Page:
Job interviews represent one of the most important parts of the job hunting process, and regardless of how many you have had so far, they never seem to get any easier. Finding the optimal balance between selling your skills, meeting new people and being enthusiastic can take its toll, even on the most seasoned of candidates.
Mastering your interviews
Administration in the higher education sector is becoming increasingly competitive. As a result, the only way to guarantee success is to plan for it; preparation is key. Here at the AUA, we are constantly thinking of your professional development and career mobility, so we’ve compiled a list of helpful tips that will enable you to master the art of the interview and become a sought-after candidate.
Before we get into details, consider these three overarching tips to keep in mind while job hunting:
Make sure that you maintain a positive attitude throughout the entire process, have confidence in yourself, and always give practical examples of your professional skills and qualifications.
Do your research
The first step in preparing for the interview is researching the requirements for the role and outlining three of the main skills that the employer is looking for. Think of your past professional experience and find relevant examples that showcase these skills. Considering many job interview questions ask you to reference examples of your past experiences, this exercise ensures that you will be prepared to demonstrate your suitability for the role, without feeling ‘put on the spot’.
Your research should also include learning about the organisation in general. When researching a university, make sure you focus on the particular department as well. Considering that many higher education institutions in the UK are the size of multinational corporations, it’s advisable to also take into consideration the department’s achievements, history and future outlook.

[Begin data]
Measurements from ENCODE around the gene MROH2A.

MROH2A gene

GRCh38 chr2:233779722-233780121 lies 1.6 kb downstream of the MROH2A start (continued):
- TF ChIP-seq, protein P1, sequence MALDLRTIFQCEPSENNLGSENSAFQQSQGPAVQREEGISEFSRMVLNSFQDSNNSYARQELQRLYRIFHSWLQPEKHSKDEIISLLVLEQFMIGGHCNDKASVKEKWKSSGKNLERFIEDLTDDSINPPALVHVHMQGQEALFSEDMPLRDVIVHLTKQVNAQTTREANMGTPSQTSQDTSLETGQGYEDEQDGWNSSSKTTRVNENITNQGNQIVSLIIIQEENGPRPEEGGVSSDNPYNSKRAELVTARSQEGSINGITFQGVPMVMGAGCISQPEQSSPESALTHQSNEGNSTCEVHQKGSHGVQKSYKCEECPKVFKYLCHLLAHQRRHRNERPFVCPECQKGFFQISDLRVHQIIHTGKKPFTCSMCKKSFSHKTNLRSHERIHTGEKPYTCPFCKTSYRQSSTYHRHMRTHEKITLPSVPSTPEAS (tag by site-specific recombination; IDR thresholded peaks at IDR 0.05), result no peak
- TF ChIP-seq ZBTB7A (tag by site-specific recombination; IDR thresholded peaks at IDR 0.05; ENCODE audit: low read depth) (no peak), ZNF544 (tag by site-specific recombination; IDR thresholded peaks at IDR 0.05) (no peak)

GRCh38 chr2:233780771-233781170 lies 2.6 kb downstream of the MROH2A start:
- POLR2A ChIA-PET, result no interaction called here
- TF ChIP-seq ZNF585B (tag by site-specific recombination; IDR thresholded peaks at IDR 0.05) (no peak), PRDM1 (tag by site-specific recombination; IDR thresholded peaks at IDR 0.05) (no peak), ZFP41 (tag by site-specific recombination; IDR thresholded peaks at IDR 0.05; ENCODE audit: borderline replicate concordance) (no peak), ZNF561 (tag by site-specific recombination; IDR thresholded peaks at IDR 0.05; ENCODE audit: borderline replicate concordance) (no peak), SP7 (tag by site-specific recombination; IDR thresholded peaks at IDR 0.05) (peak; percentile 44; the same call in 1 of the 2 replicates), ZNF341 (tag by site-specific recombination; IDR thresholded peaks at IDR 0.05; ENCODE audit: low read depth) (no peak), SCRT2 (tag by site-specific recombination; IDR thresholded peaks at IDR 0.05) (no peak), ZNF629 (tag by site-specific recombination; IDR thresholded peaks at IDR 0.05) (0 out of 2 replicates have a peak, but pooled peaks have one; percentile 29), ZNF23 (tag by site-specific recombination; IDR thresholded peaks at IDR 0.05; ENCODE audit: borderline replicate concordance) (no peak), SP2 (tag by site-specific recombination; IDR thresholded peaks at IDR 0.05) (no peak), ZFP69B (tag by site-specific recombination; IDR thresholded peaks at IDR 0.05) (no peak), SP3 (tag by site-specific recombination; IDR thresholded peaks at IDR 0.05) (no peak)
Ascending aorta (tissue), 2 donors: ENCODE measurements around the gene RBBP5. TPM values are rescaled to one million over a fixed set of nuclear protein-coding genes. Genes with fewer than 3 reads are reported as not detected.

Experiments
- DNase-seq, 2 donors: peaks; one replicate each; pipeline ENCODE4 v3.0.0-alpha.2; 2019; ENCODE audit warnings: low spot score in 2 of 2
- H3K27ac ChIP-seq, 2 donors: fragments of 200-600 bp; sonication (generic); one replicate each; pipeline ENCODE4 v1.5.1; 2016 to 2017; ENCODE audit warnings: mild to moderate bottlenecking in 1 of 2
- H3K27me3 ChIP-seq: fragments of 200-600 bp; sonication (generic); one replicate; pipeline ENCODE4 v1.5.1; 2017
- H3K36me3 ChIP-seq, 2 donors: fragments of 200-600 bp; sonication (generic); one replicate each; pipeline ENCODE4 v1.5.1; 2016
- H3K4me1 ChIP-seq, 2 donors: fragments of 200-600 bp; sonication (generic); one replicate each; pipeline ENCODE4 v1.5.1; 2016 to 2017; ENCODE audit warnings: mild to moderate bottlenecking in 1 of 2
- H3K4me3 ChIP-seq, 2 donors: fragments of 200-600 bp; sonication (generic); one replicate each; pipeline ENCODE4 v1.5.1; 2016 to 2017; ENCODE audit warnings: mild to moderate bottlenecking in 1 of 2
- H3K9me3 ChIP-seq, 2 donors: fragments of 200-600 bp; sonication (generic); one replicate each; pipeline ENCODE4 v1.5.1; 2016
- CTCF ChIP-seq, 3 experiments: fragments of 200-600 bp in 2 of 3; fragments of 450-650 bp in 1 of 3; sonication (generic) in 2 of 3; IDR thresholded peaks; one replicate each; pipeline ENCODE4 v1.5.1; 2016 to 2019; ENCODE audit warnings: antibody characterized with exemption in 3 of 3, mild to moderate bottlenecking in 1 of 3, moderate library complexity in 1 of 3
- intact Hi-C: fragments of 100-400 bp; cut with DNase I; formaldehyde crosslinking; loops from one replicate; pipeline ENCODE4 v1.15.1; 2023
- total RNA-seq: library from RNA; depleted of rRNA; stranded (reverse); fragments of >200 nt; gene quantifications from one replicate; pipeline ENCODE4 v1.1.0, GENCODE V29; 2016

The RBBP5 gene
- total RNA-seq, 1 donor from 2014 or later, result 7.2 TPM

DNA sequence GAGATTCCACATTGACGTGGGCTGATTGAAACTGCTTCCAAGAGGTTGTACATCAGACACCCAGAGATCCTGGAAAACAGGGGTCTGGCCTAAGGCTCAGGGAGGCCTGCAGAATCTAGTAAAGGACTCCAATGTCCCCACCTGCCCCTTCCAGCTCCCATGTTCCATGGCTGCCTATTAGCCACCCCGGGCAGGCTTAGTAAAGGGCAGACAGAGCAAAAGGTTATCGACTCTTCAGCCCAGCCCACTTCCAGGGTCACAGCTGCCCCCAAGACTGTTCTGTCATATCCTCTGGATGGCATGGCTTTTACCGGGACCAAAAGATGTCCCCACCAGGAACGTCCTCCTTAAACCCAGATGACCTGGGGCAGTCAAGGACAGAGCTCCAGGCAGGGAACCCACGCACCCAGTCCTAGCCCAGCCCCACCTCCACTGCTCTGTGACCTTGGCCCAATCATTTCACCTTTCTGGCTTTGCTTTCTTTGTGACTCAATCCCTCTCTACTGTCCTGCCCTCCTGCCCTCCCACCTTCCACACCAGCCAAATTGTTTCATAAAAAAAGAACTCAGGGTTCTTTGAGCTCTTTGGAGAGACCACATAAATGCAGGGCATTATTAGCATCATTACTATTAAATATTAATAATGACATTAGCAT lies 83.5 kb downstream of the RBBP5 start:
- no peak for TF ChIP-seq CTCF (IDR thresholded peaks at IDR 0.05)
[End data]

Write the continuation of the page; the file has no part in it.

Illustrate your work
Use every opportunity to showcase the fact that you are a professional and detail oriented individual. Bring handouts to an interview such as copies of your CV for each interviewer, examples of your work (statistics if your job is digital, visual materials if your current position relies on graphic design) or copies of your presentation, if your interview requires you to create one.
However, make sure you don’t overwhelm them with paperwork; a top-level one page CV and two extra pages of work examples are more than enough.
Remember, your interviewer only knows what you allow them to see; by bringing in concrete samples of your professional journey, you allow them further insight into your achievements.
Top tip: Place handouts in individual folders for each interviewer, so they look organised and neat. This will help you stand out from other candidates during the post-interview stage.
Prepare for potential questions
No two job interviews are the same, but most will include a few trick questions designed to analyse not only your verbal answer, but also your attitude. Researching common interview questions and attempting to answer them at home before the interview means that you will not be caught off guard during the meeting. Here are a few examples:
What is your greatest weakness?
Perhaps the most challenging question you could be asked in an interview. The key to answering this is to focus on non-essential skills. Answers such as “I’m a perfectionist” or “I work too hard” sound, at best, insincere.